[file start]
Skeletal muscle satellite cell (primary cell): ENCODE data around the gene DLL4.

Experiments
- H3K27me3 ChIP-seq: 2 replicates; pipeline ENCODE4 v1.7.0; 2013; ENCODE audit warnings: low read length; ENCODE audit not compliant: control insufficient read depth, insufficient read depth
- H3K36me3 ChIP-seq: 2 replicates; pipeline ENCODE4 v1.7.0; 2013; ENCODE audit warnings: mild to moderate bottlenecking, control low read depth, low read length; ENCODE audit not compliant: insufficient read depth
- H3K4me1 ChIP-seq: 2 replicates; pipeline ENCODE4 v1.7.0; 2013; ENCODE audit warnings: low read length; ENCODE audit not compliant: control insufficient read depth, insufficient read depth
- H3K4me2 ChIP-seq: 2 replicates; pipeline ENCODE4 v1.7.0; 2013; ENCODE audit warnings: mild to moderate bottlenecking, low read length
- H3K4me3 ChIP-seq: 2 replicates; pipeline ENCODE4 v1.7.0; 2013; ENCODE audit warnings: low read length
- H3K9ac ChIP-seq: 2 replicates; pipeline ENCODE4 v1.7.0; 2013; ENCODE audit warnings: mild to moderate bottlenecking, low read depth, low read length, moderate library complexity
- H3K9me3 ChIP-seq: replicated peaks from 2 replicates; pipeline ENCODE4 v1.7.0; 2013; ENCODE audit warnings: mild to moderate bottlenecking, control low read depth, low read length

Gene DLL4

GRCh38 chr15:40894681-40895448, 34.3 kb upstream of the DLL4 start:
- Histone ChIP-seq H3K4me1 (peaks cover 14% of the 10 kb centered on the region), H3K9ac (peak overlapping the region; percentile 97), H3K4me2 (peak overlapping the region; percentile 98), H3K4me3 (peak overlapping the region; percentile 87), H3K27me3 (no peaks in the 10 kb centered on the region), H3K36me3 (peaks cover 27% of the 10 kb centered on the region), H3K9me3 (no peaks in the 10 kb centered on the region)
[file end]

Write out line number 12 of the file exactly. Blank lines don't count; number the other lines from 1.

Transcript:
- Histone ChIP-seq H3K4me1 (peaks cover 14% of the 10 kb centered on the region), H3K9ac (peak overlapping the region; percentile 97), H3K4me2 (peak overlapping the region; percentile 98), H3K4me3 (peak overlapping the region; percentile 87), H3K27me3 (no peaks in the 10 kb centered on the region), H3K36me3 (peaks cover 27% of the 10 kb centered on the region), H3K9me3 (no peaks in the 10 kb centered on the region)